have been proposed. For example, Ouroboros [18] uses a
coin-flipping protocol to elect leaders for the current epoch
and seed for the next epoch. Participants in Ouroboros Praos
[19] utilize a verifiable random function to generate a random
number, which will be used to determine whether a partic-
ipant can be elected as a leader. Snow-white [17] exploits
a random oracle to elect a leader. Furthermore, Ethereum
Casper [60] is planned to release in 2020, which is equipped
with a PoS protocol and is expected to improve the scalability
of Ethereum.
DPoS (Delegated Proof of Stake): DPoS [61] is a new
consensus protocol for blockchain and its principle is dif-
ferent from PoS. In DPoS, stakeholders elect a small group
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of delegates to be responsible for producing as well as
validating blocks. DPoS has been adopted as the consen-
sus algorithm for Bitshare [62] and EOS [63] to solve the
problem of scalability. This algorithm is divided into two
stages. The first stage is the staked voting, in which the nodes
holding tokens can vote for the potential block producers, and
finally, 21 producers with most votes are selected to create
the next block. The idea is to let the token holders in the
network vote for producers who can provide great computing
power and indirectly vote the malicious nodes. A block is
broadcast to other producers to be verified and if more than
15 block producers verify and sign, the block is confirmed.
Such voting is continually performed throughout the system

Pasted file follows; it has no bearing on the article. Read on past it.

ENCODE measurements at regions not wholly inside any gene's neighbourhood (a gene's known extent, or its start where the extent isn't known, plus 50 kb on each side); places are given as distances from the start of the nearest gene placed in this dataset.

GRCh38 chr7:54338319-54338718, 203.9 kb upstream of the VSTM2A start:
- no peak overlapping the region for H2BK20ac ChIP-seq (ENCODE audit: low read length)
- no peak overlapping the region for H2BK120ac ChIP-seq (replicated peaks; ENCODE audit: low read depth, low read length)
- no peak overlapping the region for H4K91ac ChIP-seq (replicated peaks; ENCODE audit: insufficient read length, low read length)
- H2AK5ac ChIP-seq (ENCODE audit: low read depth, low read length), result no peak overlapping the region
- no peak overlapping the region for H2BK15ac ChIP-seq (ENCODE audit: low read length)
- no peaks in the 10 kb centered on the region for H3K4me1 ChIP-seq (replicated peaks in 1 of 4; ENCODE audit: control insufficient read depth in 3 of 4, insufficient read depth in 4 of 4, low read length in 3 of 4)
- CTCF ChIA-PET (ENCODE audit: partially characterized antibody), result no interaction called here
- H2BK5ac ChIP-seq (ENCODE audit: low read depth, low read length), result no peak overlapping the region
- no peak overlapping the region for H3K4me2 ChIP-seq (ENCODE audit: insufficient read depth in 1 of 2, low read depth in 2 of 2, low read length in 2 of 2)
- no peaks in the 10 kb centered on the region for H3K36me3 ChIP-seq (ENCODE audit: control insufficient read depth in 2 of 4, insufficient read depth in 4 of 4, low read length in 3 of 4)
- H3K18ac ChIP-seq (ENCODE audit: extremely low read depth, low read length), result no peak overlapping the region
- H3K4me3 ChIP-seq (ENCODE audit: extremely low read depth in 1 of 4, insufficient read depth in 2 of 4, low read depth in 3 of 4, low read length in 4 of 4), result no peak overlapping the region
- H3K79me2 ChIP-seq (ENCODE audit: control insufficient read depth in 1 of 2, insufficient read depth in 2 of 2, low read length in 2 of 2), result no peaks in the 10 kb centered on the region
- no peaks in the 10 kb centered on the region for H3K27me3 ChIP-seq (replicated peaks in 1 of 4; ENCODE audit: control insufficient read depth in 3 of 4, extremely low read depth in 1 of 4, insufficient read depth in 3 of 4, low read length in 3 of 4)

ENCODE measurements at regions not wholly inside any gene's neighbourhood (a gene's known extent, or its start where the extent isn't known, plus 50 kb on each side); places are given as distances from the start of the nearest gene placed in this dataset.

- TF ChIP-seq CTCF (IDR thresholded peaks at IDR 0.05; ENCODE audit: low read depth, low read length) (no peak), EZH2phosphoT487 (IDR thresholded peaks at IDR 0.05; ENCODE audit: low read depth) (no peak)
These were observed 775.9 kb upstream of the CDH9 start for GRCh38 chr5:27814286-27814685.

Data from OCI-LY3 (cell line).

to select the producers, but if a selected block producer does
not produce a block within 24 hours, it will be replaced by
a spare producer. At the same time, the probability of this
producer to be selected in the future will be reduced as well
because of its previous failures.
In EOS, a block is generated by one producer every three
seconds on average, and the average confirmation time for
each transaction is about 1.5 seconds. Compared with other
mainstream blockchain platforms, EOS can reach an over-
whelming million-level TPS. However, its decentralization
has been questioned. It is believed that more than 50% of
the coins in EOS are occupied by only ten addresses, and
less than 1% of EOS addresses hold more than 86% tokens
of EOS [64]. The DPoS applied by EOS actually chooses
the super node that holds the most resources, resulting in the
rights are in the hands of a small number of nodes, which is
essentially viewed as a centralized mode.
PBFT (Practical Byzantine Fault Tolerance): PBFT
[65] is a replication algorithm that is able to tolerate the
Byzantine faults [66], consistency problems caused by un-
reliable components or nodes in the system, in asynchronous
systems and performs more efficiently than early approaches
[67]–[69] . In every view of PBFT, a primary server is
selected to be responsible to order messages. When primary
receives a client request, a three-phase protocol begins work-
ing, including pre-prepare,prepare,commit phases. In the
pre-prepare phase, primary broadcasts the pre-prepare mes-
sages in an ordered sequence to other replicas. In the prepare
phase, each server makes a choice to accept the pre-prepare
message or not. If accepted, the server broadcasts a prepare
message to all other replicas. When it successfully collect
2f+1 feedback messages (findicates the number of faulty
nodes), it starts the commit phase. Similar to the prepare
phase, each server broadcasts commit messages to others and
waits for 2f+1 feedback messages from other replicas which
indicates that a majority of servers agree to accept the client’s
request and send a reply to the client.
In contrast to PoW, PBFT works without computational
tasks. It thus reduces the complexity of consensus to the
polynomial level but requires more communication over-
head. Some follow-up works build their consensus protocols
based on PBFT and make some modifications. For example,
Tendermint [70] uses validators with voting power to vote
for each round and reach consensus finally. Elastico [11]
is a sharding protocol that chooses PBFT as the consensus